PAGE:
In the following grouping, the cactus has nearly overgrown the lovely Queen Victoria Agave. I am going to look into moving the latter. Succulents are among the few plants that can be transplanted and survive — but we’ll see; this one may be too large and established.

(1) Blue Chalksticks, (2) Mateo’s Agave, (3) Bunny Ears Cactus (Opuntia microdasys), (4) Queen Victoria Agave (Agave victoriae-reginae)

Last but not least, there is the spectacular Aloe Vera that thrived and grew to great heights when I moved it to a shadier spot near the house. This is an example of a succulent that does not do well in constant sunlight. It now consists of three pups:


‘Till next time, happy gardening!

After the Deluge

April 6, 2017

This winter we Southern Californians were told to expect a La Niña season, something that usually brings drought conditions. Given that we were in the midst of a historic drought already, we were dreading it. But no …. It rained and rained and rained. And then it rained some more. Truly, the plants thought they had died and gone to heaven!

A few scenes from the garden, to illustrate the lush growth:

My White Sage (Salvia apiana) has grown HUGE and is encroaching on the chair. I have never pruned it, but will probably do so in the fall.

This Aeonium (not sure of the species), which was one of my first plants, and which has labored long in the shadow of the Cleveland Sage and the California Fuchsia that overhung it, has responded to the rain and the absence of the sage by growing gigantic, and, from what I have been reading, this configuration means it is close to flowering, for the first time:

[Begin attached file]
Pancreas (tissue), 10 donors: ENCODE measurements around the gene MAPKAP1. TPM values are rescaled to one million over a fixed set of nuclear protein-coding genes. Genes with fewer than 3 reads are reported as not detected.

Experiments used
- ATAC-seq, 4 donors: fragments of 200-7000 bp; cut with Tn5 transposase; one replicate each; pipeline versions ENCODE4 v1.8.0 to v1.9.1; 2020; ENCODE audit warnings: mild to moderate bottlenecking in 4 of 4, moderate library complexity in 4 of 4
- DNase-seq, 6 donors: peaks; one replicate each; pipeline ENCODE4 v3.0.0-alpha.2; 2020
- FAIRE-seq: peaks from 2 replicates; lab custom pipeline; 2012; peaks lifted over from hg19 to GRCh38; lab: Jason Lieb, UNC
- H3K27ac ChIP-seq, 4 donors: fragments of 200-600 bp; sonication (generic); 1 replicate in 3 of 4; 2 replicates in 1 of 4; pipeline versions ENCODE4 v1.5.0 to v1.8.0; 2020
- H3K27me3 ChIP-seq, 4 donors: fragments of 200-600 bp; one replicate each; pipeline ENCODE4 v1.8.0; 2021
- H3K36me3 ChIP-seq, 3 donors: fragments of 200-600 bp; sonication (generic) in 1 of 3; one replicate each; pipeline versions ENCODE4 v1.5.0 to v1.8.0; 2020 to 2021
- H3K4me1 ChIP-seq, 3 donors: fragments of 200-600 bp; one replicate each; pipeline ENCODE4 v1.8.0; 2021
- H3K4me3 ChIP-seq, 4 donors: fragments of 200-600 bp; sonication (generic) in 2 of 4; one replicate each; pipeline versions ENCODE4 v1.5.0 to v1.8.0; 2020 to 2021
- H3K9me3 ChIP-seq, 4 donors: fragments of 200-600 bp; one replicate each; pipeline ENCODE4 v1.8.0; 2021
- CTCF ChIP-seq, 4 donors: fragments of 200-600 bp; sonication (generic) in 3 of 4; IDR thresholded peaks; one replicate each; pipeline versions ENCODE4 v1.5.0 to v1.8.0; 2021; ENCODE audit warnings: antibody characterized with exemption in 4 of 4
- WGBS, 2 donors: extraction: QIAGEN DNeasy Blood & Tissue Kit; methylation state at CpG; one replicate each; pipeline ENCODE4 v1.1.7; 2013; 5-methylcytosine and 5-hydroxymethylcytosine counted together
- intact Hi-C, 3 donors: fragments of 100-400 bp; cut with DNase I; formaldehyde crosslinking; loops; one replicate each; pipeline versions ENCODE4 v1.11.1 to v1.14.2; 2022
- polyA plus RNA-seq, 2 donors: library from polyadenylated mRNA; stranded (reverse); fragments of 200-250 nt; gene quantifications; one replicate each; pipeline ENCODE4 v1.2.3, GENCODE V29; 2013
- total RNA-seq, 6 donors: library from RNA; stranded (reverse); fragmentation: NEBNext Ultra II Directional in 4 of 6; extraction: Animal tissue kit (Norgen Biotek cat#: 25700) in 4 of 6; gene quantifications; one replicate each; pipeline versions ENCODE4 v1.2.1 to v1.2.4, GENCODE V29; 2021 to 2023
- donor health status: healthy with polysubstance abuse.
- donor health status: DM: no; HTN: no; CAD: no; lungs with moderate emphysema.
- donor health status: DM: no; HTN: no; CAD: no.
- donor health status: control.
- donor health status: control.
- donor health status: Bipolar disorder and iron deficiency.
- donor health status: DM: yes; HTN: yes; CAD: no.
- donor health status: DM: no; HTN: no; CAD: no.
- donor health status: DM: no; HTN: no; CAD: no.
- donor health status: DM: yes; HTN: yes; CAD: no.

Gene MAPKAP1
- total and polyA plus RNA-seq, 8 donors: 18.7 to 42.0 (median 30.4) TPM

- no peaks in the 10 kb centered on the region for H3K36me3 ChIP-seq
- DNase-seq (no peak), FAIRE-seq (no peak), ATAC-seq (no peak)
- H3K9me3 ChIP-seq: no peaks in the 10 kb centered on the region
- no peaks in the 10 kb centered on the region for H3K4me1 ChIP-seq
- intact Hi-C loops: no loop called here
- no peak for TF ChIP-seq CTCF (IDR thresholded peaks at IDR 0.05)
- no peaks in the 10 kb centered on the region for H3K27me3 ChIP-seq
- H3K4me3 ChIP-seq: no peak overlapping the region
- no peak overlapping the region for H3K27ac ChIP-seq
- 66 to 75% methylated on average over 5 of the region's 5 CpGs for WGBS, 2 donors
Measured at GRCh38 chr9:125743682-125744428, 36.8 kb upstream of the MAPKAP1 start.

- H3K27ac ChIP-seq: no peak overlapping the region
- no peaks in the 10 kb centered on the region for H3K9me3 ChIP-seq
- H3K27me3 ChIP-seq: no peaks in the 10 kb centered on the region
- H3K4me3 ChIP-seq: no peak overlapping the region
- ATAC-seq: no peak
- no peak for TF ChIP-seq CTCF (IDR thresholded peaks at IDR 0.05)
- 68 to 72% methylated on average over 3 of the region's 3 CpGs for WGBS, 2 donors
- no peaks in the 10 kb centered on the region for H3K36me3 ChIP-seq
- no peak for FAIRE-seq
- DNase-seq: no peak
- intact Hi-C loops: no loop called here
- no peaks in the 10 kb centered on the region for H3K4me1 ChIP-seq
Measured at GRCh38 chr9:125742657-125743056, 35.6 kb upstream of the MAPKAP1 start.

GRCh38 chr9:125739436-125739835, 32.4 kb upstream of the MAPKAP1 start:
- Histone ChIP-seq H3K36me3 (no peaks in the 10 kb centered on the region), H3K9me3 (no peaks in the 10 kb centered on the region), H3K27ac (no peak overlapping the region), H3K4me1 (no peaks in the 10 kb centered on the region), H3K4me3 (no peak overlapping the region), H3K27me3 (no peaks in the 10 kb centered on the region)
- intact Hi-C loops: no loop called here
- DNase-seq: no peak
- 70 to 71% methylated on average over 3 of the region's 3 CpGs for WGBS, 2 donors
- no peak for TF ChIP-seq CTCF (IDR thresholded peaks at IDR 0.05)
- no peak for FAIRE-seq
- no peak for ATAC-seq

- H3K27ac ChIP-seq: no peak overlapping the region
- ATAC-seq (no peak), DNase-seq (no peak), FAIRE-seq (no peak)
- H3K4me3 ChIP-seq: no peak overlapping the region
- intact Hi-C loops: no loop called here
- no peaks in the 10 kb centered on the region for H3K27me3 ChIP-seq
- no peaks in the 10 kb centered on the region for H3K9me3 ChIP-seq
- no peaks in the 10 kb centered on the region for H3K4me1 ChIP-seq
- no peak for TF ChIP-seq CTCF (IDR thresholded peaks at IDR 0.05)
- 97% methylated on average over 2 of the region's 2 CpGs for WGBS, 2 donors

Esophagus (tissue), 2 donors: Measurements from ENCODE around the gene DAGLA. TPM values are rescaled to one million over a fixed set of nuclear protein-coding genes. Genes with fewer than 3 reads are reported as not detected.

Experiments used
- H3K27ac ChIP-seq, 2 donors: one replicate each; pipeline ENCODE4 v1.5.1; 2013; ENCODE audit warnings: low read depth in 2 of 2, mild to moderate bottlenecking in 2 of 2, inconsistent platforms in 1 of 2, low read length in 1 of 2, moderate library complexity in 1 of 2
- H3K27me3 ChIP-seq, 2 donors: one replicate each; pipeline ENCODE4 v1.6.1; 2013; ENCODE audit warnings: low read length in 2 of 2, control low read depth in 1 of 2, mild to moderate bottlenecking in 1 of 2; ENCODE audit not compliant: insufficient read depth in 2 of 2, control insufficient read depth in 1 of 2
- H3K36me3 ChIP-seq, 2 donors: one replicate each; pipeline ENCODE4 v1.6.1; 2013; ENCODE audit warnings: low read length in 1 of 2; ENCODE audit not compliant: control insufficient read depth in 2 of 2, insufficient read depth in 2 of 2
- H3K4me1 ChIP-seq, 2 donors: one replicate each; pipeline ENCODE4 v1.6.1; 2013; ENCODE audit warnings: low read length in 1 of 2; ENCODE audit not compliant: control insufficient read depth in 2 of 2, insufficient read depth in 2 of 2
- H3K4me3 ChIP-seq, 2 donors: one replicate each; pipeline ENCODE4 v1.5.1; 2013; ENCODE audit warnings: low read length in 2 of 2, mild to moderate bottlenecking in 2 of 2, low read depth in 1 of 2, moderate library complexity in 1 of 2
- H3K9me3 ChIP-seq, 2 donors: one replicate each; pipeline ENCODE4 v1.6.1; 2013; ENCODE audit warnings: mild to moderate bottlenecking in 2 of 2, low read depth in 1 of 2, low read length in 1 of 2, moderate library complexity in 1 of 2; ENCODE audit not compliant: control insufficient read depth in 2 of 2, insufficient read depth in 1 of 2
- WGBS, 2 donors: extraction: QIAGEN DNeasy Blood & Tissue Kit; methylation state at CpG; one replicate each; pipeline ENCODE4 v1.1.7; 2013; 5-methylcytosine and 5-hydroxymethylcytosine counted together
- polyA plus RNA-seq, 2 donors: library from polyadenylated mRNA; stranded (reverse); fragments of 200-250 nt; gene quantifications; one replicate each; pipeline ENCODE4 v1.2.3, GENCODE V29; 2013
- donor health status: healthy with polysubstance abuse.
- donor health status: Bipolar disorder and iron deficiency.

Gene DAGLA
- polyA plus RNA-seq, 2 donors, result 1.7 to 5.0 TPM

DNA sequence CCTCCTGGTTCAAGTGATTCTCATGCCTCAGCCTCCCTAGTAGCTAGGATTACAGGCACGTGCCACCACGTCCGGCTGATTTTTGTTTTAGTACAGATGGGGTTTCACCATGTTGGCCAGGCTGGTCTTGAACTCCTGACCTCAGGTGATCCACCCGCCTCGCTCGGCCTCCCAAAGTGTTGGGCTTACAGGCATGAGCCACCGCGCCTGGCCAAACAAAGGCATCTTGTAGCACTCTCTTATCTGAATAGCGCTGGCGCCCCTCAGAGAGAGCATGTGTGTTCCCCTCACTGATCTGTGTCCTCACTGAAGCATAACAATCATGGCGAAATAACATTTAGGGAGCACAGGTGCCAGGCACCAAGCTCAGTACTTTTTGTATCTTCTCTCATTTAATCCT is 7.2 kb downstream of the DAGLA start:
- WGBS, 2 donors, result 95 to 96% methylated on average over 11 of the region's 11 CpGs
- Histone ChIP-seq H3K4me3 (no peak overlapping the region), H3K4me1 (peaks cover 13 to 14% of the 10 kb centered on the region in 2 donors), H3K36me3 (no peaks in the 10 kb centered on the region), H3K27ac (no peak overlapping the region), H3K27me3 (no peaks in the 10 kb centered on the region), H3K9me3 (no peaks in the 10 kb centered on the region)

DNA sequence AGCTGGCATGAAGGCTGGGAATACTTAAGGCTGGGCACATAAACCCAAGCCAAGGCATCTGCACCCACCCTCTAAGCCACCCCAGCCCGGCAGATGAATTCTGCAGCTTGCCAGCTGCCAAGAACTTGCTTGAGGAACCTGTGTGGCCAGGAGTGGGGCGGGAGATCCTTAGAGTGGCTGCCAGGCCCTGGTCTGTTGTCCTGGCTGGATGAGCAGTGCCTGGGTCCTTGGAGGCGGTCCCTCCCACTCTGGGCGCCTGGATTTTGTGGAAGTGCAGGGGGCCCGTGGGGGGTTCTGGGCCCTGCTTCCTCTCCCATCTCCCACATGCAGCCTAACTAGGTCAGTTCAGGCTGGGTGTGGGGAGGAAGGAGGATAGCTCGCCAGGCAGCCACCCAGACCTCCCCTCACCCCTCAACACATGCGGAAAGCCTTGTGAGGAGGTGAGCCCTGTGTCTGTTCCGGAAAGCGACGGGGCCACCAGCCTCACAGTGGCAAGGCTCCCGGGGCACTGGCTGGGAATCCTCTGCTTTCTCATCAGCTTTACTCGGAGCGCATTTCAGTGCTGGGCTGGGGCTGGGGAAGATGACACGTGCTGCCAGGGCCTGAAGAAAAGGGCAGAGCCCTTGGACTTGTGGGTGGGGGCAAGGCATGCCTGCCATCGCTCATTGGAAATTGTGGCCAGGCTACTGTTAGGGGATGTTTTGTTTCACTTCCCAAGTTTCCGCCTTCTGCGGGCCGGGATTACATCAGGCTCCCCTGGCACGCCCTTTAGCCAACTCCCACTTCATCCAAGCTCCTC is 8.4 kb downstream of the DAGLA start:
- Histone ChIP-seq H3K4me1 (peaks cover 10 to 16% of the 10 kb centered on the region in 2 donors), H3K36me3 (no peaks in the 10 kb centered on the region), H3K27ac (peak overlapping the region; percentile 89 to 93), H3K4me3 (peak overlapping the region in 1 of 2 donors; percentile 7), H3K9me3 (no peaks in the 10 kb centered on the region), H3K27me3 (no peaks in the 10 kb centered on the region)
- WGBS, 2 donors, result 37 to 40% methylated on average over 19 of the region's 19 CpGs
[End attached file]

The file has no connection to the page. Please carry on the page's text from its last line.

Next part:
New Plants

When last we spoke, Argentine ants had decimated several of my plants, including my two Cleveland Sages, two Ceanothuses, and my Pitcher Sage. Here’s what the damage looked like:

I reluctantly decided that the two Cleveland Sages would probably never recover to their full glory, and I had them removed. The Pitcher Sage and one of the Ceanothuses had already been removed – when I was not yet aware that it was the ants that had done them in. Because of the gaps left with these huge plants missing, I withdrew from the California Native Plant Society garden tour, in which I had planned on participating this April. I’m hoping to join the tour next year, if the replacement plants have grown back sufficiently.

So I decided to replace the Pitcher Sage with a Lilac Verbena (Verbana lilacina), with which I have had some success. I had a hard time finding another Fragrant Pitcher Sage (Lepechinia fragrans), and anyway I felt it was too big for that spot. Now, the Verbena does also get to a large size, but it grows more slowly. And I love this plant — it flowers so beautifully.

I replaced one of the Cleveland Sages with another one:

And I replaced the other one with a Pozo Blue Sage (Salvia ‘Pozo Blue’), which is a hybrid of Cleveland Sage and Purple Sage, but does not get quite as big as the Cleveland Sage (so they say!):